Gmail: POP and now IMAP

I’ve had a Gmail account since September 7th, 2004 and currently have 13096 conversations (and counting) in my “All Mail” box using up roughly 1GB of space.  One of my first suggestions to the Gmail team was IMAP, and I am glad to see that it has finally made its way in.

The advantage of IMAP over POP is that you can see a list of your folders (or in Gmail’s case, tags) and emails that you can move around, mark read/unread, reply, forward, etc. right in your favourite email client, and any action will be synced with the server.  Thus, you can mark mail as read, and label it some tags from Outlook, and Gmail will automatically do the same thing on their side as well.  Also, since all the actions and mail are synced with the Gmail server, whenever you login from any client configured for your email, or from the Gmail web interface, you will see the same list of emails in the same tags.  POP only allows you to get the mail (in one single inbox folder, relying on your client to filter any incoming mail), but any further actions won’t be synced up.

I’ve known that Gmail was going to add in IMAP a week or two ago while reading “Look out Outlook IMAP for Gmail is Coming” on GottaBeMobile, but I didn’t realize that I would get the functionality so quickly.  So I found the IMAP feature in my Gmail today (I don’t use the web interface much) and I thought I’d try it out.  It took a while to sync up all the folders and headers.  Anyway, I’m still debating whether or not to keep it.  I’m still trying to figure out how to archive mail from the inbox, and trying to get Outlook to download the entire messages from the server.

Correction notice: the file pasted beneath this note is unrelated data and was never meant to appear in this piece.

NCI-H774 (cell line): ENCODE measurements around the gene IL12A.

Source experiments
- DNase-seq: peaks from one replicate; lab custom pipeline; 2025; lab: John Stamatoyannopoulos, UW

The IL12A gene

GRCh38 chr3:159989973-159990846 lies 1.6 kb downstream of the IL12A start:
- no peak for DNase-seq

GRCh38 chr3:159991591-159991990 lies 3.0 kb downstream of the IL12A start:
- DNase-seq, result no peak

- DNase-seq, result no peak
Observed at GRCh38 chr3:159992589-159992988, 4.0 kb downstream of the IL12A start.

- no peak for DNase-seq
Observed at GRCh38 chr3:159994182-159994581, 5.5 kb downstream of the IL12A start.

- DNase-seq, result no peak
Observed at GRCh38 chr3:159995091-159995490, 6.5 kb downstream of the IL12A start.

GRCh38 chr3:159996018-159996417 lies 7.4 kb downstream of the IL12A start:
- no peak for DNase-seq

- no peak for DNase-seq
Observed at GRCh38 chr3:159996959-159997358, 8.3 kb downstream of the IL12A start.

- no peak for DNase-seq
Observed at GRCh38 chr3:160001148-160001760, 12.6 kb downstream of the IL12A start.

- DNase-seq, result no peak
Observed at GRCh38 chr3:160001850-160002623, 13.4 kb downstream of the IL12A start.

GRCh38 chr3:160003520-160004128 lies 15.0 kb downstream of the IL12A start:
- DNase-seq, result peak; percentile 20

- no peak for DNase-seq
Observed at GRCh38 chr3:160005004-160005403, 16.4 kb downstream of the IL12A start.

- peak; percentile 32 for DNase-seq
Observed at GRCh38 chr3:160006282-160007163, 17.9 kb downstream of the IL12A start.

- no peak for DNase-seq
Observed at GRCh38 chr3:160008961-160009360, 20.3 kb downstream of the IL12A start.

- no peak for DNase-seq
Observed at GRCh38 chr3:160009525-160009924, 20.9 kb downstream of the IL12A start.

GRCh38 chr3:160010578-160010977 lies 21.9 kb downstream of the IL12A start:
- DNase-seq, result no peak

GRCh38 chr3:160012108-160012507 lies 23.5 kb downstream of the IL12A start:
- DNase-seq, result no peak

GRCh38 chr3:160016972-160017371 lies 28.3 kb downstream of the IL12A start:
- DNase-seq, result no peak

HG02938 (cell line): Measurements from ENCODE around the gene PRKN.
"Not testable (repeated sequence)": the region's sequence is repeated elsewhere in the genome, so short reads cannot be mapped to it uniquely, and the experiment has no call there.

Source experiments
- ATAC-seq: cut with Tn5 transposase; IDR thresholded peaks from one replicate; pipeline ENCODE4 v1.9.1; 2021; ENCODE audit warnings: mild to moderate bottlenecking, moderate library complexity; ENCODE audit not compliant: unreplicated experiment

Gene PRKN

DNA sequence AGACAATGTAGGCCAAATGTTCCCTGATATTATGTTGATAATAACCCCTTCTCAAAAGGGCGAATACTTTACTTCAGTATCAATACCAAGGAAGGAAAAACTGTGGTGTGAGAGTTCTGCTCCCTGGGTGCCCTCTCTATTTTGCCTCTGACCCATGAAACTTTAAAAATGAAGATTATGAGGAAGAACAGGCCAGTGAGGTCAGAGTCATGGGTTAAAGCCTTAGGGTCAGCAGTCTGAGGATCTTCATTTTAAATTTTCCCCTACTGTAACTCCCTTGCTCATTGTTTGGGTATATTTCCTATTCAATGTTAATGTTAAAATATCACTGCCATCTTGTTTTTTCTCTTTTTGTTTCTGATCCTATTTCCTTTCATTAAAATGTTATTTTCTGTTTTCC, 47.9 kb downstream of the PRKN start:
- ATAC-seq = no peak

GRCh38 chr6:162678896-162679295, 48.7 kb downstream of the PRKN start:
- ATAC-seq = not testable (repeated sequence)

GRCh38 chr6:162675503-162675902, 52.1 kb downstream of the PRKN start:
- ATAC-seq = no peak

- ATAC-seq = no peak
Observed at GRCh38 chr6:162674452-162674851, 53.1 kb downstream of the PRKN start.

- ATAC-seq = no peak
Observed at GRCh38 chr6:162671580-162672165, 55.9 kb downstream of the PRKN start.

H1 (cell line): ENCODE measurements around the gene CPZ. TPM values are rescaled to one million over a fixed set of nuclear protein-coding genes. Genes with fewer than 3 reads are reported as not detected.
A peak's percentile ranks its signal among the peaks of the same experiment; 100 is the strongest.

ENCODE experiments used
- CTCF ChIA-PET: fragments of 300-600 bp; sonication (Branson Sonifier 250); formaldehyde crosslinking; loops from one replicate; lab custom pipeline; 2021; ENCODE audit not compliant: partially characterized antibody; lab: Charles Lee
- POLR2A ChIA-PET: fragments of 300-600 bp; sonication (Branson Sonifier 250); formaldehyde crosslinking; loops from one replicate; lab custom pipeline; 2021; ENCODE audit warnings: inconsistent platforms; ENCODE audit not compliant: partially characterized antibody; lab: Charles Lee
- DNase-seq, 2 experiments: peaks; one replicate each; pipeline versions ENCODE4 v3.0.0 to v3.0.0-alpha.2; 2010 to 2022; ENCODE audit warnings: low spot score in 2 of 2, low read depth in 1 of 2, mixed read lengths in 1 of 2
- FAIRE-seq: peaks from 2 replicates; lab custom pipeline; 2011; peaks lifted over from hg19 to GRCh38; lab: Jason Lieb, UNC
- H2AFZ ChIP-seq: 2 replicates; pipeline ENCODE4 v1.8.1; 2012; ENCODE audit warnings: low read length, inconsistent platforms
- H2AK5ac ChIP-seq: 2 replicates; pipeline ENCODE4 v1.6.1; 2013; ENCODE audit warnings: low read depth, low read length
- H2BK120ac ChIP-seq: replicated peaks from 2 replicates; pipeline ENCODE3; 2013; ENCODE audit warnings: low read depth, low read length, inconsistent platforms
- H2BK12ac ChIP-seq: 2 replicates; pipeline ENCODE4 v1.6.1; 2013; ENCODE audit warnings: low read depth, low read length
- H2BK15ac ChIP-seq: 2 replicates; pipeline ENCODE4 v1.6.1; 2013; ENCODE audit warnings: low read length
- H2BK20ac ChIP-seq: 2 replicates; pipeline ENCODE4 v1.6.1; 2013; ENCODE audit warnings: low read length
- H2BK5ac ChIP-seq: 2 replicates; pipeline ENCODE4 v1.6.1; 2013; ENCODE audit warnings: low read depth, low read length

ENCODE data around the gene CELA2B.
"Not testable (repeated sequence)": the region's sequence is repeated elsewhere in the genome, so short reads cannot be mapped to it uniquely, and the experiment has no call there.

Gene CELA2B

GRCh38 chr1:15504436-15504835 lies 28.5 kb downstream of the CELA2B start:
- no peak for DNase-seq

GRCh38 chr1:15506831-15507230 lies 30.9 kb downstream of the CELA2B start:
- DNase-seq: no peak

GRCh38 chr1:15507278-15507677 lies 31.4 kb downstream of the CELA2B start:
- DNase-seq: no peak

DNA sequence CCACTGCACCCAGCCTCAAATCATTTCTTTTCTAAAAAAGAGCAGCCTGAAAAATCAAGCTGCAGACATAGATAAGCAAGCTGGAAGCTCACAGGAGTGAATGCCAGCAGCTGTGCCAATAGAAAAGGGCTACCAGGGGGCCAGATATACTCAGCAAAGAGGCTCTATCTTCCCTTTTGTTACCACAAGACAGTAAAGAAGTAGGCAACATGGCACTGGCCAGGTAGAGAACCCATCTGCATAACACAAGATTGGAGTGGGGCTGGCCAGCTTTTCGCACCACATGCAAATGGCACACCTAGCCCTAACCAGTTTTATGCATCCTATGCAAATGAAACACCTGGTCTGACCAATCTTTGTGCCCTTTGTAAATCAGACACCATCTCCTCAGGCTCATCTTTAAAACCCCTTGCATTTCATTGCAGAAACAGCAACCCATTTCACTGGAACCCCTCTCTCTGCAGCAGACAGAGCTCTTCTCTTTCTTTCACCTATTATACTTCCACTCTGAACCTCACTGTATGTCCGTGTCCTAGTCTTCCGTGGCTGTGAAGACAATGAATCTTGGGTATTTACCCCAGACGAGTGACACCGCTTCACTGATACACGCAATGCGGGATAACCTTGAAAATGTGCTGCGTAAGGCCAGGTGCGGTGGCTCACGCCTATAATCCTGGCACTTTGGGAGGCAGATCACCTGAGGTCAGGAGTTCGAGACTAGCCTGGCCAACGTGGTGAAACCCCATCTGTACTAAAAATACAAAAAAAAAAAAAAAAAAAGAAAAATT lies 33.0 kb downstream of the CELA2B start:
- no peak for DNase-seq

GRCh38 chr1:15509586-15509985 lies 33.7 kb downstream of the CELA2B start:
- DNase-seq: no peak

Google Calendar and Google Earth

Another beautiful [beta] Web 2.0 application brought to you by Google. Multiple views, multiple calendars, sharing calendars, super-cool interface (even cooler than Gmail). Of course it doesn’t match with the flying abilities of Google Earth, but it does set the standard for calendar applications on the browser.

Go to Google Calendar.


Oh I might as well mention, you can configure Google Earth to be a flight-simulator type program, and fly around anywhere in the world. You really get the feeling that you’re really in the cockpit if you try flying low in 3D-ized areas (such as the North Shore Mountains and Howe Sound).

Flying in Google Earth
Flying around Vancouver in Google Earth

Writely Goes Google

I briefly reviewed Writely, the web word processor, a few couple of months ago in one of my blog posts. Quite recently, it appears that Google has acquired the company that develops Writely. I think that means we can expect great things to come with the development of Writely on Google’s scale. I can’t wait for Writely’s popularity to grow to become popular like Gmail 😉

Writely blog post
Google’s blog post